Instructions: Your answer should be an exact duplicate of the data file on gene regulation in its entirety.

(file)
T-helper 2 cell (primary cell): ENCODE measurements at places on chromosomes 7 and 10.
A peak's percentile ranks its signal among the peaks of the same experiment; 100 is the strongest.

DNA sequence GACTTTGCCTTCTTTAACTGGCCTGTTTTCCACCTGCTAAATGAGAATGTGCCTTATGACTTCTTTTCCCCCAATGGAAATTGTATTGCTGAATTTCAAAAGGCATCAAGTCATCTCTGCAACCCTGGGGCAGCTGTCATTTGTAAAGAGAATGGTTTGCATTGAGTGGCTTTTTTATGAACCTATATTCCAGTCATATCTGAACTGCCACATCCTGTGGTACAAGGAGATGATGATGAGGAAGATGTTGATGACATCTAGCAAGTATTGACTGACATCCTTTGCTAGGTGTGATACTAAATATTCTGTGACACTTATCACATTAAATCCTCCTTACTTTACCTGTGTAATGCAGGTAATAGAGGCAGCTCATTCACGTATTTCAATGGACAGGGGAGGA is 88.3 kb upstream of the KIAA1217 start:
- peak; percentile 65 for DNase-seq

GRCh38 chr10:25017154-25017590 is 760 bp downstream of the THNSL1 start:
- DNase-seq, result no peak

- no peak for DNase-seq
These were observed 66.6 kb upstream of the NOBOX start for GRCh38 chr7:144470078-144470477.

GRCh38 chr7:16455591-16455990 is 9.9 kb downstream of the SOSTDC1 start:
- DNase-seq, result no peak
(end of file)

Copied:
T-helper 2 cell (primary cell): ENCODE measurements at places on chromosomes 7 and 10.
A peak's percentile ranks its signal among the peaks of the same experiment; 100 is the strongest.

DNA sequence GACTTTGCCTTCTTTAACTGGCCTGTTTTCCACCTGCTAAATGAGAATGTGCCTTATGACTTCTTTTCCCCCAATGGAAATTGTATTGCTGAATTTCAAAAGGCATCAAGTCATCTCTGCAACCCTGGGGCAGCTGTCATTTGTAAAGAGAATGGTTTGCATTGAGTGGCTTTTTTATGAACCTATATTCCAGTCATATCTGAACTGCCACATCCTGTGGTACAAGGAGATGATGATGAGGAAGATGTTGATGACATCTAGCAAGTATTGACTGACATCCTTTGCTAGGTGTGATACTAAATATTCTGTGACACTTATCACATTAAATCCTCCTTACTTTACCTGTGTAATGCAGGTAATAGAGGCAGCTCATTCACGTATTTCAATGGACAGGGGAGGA is 88.3 kb upstream of the KIAA1217 start:
- peak; percentile 65 for DNase-seq

GRCh38 chr10:25017154-25017590 is 760 bp downstream of the THNSL1 start:
- DNase-seq, result no peak

- no peak for DNase-seq
These were observed 66.6 kb upstream of the NOBOX start for GRCh38 chr7:144470078-144470477.

GRCh38 chr7:16455591-16455990 is 9.9 kb downstream of the SOSTDC1 start:
- DNase-seq, result no peak